Exhaust emissions regulations primarily focus on the reduction of Particulate Matter (PM) and oxides of nitrogen (NOx).  As regulated emissions strive to achieve near-zero emissions levels, understanding the impact across the world becomes more challenging. 

 

Emissions Overview

What is in diesel exhaust?  Diesel exhaust is made up of chemical compounds, each regulated differently throughout the world.

 

Particulate Matter (PM)

Particulate matter is a collective name for substances deposited on a filter as diluted exhaust is passed through it.  Particulate matter is a mixture of solid particles and liquid droplets found in the air.  The particles are by-products of carbon particles, heavy hydrocarbons from fuel and lubricating oil, sulfates, nitrates and ash. 

Particulate matter is the “black smoke” or soot that comes out of the exhaust pipe or a variety of sources, including trucks and cars.  This soot is formed when insufficient air of low combustion temperature prohibits complete combustion of the free carbon.

Particulate matter can also be a product of the environment and includes natural dusts and pollens as well.

 

Oxides of Nitrogen (NOx)

NOx is a collective term that encompasses NO, a colorless gas, and NO2, a yellowish-brown gas.  NOx is formed from a reaction between nitrogen (N2) and oxygen (O2) at high temperatures.  This process, referred to as combustion, forms a toxic, reddish-brown gas – the main component in “smog.”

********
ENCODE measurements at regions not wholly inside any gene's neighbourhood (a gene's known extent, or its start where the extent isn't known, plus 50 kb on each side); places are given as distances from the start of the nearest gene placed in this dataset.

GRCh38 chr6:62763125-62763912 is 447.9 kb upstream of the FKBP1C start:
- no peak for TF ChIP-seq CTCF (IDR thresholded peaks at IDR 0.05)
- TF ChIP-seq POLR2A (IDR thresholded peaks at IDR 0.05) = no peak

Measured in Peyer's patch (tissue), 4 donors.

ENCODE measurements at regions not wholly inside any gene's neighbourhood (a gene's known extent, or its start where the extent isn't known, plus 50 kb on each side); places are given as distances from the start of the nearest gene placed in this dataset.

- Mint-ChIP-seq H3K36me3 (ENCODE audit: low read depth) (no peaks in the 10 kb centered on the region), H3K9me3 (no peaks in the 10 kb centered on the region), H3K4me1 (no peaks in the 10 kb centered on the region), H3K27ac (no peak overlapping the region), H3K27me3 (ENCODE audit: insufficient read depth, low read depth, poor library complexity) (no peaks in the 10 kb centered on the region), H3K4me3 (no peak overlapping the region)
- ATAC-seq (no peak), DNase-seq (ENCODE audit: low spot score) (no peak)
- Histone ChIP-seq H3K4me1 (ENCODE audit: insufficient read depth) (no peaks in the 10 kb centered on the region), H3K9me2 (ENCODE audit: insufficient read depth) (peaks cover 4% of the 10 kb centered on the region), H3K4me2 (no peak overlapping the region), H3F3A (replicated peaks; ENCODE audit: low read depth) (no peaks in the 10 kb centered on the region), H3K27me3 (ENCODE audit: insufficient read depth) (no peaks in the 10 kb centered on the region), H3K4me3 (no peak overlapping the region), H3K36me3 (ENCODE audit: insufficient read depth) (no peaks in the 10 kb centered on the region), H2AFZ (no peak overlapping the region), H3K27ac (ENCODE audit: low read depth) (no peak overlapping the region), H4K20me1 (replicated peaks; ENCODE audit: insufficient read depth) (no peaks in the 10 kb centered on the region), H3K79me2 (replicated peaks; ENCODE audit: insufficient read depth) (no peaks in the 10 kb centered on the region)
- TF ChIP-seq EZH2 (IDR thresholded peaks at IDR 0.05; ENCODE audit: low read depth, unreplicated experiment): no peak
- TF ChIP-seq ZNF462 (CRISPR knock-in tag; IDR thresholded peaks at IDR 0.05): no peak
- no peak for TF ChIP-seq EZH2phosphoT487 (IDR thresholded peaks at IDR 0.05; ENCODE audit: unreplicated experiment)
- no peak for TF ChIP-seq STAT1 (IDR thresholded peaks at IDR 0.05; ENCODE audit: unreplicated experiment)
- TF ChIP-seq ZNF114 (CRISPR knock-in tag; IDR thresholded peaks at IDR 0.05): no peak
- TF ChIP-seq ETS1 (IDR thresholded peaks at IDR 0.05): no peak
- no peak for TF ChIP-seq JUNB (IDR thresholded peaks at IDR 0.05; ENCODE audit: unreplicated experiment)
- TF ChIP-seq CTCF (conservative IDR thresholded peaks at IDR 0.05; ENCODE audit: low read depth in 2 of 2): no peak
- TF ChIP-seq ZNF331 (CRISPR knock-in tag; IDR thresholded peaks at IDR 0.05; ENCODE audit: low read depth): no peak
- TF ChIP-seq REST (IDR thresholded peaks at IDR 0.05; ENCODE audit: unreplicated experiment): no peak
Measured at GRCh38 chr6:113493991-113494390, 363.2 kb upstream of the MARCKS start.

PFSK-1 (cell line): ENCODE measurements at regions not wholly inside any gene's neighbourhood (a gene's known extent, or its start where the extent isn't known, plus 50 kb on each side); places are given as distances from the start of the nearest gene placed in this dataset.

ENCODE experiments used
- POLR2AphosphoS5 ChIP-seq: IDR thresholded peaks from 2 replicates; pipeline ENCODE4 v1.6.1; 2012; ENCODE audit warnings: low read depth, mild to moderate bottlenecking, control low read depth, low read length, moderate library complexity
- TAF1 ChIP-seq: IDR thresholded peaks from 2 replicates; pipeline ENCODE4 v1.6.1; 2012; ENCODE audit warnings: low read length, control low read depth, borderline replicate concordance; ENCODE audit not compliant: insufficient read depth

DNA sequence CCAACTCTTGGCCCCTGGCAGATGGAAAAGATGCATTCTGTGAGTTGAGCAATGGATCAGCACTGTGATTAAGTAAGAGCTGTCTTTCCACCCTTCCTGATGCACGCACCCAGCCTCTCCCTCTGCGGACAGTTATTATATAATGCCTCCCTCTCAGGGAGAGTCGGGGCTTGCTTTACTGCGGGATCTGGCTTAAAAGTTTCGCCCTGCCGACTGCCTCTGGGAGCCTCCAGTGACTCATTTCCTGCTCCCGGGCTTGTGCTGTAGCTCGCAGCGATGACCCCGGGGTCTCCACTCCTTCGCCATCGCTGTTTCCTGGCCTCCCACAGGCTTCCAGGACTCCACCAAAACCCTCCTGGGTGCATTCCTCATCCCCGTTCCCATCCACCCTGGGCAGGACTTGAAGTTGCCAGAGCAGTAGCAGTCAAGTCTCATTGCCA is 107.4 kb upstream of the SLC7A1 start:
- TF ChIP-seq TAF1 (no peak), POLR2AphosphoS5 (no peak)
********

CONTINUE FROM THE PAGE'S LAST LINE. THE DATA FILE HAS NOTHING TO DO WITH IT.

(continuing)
Oxides of Nitrogen are referred to as “NOx,” where x represents a changing proportion of oxygen to nitrogen.

 

Hydrocarbons (HC)

Hydrocarbon is a collective name that refers to over 100 different chemical compounds made up of hydrogen (H) and carbon (C).  Hydrocarbons are a product of incomplete combustion and fuel evaporation.  Lube oil that gets past the piston rings and valve guides in the engine become hydrocarbon emissions.  These compounds are found in the gas and particulate phases, and are another key component in “smog.”  They can react with NOx in the presence of sunlight and form ozone.

Hydrocarbon emissions are potential issues for diesels at low loads, when in cold conditions and while motoring.

 

Carbon Monoxide (CO)

Carbon Monoxide is an invisible, odorless gas that forms when carbon fuel does not burn completely (incomplete combustion).  Incomplete combustion can be caused by low gas temperatures, short residence times or a high fuel/air ratio at the combustion site.

Vehicle emissions are the main source of CO in our air.  Diesels generally have low CO emissions due to their lean combustion process.

At a low level of exposure, CO is typically not a problem, except to people with cardiovascular disease.

 

Sulfur Oxides (SOx)

Sulfur oxides are gases formed when fuel that contains sulfur (mainly coal and oil) is burned.  In diesel emissions, SO2 originates from sulfur in fuel as well as lubricating oil.  The SO3 present in the system reacts with H2O (in either the dilution tunnel or in the atmosphere) to produce sulfuric acid.  To control these compounds, sulfur content in the fuel must be limited and controlled. 

SOx are comprised of sulfur dioxide (SO2) and sulfur trioxide (SO3), which is an oxidation product of SO2.  Coal-fired power plants account for the majority of SOx pollutants in the air.